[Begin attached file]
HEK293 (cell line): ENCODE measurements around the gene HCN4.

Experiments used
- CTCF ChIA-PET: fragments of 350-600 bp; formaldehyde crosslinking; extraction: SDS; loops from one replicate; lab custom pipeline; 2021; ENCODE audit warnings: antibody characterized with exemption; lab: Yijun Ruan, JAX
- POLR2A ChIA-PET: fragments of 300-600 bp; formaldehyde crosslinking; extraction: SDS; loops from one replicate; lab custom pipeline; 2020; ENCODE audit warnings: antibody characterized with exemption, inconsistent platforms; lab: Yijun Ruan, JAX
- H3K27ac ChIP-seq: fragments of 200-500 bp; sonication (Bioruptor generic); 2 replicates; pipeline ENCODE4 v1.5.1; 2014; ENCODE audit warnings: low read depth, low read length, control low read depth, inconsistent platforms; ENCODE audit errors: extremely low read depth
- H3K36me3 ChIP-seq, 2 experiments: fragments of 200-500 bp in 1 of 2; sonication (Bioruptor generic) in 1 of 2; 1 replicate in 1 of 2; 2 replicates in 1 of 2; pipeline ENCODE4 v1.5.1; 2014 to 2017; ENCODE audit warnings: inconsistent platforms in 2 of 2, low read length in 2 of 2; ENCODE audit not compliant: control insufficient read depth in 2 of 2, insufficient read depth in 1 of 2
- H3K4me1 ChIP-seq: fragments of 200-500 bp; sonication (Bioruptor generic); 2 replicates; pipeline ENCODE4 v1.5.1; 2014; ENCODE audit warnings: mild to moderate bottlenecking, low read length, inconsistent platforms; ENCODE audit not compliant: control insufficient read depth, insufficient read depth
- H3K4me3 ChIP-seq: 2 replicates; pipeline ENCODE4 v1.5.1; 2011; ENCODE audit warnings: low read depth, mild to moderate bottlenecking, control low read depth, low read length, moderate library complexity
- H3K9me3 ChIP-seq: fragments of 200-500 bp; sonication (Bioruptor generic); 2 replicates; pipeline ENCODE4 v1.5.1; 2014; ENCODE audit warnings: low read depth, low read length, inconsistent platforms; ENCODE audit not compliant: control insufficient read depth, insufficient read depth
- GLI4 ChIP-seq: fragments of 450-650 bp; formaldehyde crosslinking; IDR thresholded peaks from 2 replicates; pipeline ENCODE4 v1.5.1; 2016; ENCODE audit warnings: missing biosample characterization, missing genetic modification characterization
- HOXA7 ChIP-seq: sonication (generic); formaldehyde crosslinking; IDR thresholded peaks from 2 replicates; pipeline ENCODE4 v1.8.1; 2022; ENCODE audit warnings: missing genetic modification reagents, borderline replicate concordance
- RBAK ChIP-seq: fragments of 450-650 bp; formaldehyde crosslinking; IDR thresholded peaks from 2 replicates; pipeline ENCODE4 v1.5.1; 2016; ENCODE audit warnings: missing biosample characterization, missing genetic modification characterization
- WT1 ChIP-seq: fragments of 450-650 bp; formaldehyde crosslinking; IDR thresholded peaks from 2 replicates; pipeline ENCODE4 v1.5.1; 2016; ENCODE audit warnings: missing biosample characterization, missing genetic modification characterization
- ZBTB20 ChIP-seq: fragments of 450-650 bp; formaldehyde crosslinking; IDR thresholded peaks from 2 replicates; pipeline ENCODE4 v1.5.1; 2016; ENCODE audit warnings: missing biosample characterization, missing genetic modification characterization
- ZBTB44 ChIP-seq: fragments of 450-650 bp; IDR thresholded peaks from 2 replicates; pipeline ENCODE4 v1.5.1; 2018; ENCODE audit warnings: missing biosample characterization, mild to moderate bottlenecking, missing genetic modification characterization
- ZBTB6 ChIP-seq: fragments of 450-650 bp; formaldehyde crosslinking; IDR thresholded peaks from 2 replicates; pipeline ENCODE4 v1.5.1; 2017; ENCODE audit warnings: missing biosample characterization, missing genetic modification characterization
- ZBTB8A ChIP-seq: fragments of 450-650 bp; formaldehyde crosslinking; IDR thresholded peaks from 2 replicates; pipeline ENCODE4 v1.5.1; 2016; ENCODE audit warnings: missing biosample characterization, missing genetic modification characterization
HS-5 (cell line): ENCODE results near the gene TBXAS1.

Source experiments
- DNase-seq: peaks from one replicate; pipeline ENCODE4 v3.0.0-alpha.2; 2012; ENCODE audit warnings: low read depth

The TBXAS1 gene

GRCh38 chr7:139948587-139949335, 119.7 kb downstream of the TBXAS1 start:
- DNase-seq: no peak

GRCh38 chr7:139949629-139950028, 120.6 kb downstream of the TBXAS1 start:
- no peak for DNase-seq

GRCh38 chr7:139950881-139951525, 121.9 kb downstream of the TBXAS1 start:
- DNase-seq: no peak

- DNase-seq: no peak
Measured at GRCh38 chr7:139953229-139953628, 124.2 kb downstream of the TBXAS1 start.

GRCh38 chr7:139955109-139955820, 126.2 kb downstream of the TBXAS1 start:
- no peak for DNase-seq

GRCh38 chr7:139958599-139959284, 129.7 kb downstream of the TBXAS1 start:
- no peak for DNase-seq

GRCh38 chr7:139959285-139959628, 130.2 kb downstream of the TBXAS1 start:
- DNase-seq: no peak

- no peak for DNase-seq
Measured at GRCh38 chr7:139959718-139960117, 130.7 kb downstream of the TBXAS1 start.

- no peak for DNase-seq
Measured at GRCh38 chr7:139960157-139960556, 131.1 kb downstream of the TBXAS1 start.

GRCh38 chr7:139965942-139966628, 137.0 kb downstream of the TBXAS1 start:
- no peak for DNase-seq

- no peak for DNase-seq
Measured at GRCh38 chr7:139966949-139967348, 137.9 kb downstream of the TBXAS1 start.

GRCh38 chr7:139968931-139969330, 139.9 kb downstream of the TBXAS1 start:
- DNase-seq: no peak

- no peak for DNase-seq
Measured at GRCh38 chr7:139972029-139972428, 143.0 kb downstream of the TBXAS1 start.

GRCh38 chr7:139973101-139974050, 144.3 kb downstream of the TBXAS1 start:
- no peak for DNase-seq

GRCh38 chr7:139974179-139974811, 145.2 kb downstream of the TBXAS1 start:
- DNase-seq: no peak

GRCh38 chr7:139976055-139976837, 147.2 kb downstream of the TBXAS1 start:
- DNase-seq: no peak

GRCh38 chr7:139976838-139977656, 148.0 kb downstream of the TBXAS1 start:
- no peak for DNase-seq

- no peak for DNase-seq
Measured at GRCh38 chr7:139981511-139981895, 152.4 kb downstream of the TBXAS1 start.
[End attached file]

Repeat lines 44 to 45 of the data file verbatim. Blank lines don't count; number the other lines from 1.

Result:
GRCh38 chr7:139968931-139969330, 139.9 kb downstream of the TBXAS1 start:
- DNase-seq: no peak